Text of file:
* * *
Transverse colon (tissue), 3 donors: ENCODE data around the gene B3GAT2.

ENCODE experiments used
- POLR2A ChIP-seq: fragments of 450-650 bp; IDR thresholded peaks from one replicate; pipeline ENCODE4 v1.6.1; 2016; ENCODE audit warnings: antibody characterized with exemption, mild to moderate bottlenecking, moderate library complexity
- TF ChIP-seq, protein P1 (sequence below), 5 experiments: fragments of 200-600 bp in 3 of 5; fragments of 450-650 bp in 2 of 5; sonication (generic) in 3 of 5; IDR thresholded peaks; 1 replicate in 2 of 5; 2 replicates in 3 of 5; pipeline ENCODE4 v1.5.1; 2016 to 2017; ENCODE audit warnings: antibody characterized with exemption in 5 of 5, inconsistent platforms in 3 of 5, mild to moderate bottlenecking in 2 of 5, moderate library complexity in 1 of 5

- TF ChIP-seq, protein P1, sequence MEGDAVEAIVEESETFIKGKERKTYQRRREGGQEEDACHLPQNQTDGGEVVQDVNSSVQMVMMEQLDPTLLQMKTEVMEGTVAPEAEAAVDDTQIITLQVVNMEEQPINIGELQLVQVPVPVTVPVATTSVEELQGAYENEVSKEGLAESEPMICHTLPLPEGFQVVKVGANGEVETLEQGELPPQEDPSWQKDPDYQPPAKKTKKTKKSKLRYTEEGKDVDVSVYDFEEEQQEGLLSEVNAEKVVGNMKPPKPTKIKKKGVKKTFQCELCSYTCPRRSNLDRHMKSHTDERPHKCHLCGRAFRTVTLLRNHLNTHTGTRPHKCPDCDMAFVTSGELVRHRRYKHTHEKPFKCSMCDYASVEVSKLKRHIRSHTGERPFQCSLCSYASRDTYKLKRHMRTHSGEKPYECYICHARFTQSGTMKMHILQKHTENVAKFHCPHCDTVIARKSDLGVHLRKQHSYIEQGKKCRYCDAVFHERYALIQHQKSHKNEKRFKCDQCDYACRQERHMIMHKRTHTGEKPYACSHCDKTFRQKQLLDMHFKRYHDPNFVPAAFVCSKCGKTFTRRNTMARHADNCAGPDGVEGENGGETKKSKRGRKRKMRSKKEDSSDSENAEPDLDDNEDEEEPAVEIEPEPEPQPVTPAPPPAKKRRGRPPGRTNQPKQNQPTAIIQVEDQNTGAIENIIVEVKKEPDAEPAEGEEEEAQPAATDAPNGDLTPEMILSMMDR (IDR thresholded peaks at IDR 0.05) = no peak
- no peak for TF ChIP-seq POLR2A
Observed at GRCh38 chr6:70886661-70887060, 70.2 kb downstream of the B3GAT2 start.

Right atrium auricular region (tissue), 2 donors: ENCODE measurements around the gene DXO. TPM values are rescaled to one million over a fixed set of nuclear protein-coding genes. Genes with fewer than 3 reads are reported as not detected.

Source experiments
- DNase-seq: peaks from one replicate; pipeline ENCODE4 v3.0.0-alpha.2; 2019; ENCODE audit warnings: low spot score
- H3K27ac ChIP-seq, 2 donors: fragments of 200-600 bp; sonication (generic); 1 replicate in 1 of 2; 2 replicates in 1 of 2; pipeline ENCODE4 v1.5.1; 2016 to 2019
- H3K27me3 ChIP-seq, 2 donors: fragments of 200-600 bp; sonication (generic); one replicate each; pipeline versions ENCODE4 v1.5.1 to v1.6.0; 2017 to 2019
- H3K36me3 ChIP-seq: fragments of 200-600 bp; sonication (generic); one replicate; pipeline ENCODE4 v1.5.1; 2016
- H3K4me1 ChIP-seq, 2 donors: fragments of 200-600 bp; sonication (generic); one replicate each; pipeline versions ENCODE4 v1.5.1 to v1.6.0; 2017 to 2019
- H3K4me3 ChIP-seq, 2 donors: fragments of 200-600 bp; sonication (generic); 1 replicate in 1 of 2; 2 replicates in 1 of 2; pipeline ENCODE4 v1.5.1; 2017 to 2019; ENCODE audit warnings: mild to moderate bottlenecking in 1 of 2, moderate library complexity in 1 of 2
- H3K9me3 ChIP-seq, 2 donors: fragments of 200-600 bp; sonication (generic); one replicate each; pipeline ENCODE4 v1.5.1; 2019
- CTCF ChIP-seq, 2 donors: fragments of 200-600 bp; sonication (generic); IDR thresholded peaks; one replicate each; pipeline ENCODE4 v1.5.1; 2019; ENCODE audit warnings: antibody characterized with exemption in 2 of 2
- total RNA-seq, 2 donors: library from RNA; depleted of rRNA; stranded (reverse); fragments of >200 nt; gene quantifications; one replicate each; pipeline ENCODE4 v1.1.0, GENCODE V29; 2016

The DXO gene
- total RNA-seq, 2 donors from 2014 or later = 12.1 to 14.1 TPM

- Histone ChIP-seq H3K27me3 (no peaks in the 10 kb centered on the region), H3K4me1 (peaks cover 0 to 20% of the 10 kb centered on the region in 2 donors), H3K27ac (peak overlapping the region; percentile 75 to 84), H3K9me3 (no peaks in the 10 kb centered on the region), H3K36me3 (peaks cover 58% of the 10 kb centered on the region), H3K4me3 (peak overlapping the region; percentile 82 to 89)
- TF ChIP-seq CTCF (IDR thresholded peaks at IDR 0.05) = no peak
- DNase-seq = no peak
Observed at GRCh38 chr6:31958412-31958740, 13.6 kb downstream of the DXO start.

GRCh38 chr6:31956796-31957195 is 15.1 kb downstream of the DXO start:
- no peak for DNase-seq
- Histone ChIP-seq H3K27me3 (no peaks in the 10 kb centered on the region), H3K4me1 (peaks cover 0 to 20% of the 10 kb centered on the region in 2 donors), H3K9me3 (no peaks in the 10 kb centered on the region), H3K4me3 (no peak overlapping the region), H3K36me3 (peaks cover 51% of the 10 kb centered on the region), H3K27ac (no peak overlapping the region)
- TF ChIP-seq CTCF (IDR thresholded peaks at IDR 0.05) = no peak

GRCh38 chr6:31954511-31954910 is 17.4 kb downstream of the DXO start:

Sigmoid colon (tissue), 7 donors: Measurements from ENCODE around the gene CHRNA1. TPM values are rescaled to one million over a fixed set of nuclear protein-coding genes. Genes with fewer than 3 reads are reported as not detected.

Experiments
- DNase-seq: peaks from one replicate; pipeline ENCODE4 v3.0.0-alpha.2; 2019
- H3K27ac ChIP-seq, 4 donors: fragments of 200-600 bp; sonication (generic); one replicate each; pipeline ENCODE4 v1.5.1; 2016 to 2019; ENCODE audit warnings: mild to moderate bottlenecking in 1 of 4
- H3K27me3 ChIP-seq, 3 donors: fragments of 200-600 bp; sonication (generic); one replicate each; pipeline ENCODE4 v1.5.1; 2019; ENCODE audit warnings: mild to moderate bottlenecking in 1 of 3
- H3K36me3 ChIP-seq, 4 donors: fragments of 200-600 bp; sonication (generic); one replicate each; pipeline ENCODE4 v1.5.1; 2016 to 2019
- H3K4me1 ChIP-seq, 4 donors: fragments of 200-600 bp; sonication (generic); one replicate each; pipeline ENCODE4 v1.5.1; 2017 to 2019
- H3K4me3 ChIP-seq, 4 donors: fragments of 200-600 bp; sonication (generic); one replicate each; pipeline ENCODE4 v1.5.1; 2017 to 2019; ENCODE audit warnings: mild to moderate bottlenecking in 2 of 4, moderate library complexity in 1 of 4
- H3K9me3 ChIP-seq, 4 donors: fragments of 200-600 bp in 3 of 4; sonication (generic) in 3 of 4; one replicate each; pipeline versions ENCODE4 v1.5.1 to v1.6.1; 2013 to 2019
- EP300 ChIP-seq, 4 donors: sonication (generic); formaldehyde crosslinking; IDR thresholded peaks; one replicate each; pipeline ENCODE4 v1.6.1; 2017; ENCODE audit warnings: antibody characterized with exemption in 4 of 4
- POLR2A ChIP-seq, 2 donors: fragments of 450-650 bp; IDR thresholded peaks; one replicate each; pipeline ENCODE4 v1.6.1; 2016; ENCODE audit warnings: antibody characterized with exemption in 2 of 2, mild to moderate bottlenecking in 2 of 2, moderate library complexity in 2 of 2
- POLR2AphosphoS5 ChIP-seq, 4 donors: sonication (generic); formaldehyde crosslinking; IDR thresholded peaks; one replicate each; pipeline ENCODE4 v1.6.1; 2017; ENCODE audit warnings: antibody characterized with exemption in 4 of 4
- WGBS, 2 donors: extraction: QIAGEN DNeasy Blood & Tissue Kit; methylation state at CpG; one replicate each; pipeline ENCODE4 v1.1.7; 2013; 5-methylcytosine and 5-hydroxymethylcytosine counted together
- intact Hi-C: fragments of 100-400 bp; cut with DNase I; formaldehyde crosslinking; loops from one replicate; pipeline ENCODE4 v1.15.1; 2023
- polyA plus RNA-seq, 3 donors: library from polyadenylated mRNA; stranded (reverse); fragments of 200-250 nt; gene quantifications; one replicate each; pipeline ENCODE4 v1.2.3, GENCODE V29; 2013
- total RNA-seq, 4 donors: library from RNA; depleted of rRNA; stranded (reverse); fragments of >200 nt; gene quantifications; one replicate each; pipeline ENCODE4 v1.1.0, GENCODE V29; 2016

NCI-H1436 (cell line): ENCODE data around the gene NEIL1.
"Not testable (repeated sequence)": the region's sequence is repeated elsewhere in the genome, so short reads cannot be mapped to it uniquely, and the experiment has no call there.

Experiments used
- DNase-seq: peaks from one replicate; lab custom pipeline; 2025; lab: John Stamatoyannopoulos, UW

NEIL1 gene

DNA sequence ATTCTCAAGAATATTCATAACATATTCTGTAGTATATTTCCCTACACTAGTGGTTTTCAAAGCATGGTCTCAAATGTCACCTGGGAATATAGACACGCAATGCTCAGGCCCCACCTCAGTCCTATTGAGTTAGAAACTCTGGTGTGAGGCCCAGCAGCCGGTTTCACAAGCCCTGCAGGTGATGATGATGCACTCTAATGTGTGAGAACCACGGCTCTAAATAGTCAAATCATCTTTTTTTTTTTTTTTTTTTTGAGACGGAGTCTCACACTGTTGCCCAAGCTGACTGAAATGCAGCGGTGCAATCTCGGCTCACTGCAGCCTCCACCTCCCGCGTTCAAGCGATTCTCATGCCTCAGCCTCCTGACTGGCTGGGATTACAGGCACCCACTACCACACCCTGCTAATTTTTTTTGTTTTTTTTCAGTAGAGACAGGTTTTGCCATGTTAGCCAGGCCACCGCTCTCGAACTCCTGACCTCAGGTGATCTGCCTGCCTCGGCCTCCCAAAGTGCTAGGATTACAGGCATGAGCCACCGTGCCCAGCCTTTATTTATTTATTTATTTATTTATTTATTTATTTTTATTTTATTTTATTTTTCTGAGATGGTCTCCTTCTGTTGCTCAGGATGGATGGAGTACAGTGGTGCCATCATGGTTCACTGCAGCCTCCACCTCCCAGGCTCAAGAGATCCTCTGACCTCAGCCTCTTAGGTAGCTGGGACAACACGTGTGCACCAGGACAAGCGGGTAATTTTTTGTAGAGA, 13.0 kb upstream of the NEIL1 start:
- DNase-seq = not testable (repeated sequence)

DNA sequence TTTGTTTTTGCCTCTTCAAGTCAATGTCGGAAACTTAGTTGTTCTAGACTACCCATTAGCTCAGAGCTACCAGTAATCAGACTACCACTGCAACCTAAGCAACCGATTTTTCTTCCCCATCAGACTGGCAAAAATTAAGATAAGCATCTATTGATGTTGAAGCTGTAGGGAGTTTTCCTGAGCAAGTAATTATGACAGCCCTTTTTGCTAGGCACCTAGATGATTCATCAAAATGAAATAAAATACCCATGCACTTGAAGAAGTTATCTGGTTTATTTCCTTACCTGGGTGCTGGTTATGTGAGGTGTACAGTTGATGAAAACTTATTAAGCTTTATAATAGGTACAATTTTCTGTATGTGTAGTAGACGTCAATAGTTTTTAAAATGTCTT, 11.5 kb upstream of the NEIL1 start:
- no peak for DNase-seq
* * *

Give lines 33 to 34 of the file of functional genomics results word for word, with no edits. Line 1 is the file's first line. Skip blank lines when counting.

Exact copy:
- H3K27ac ChIP-seq, 4 donors: fragments of 200-600 bp; sonication (generic); one replicate each; pipeline ENCODE4 v1.5.1; 2016 to 2019; ENCODE audit warnings: mild to moderate bottlenecking in 1 of 4
- H3K27me3 ChIP-seq, 3 donors: fragments of 200-600 bp; sonication (generic); one replicate each; pipeline ENCODE4 v1.5.1; 2019; ENCODE audit warnings: mild to moderate bottlenecking in 1 of 3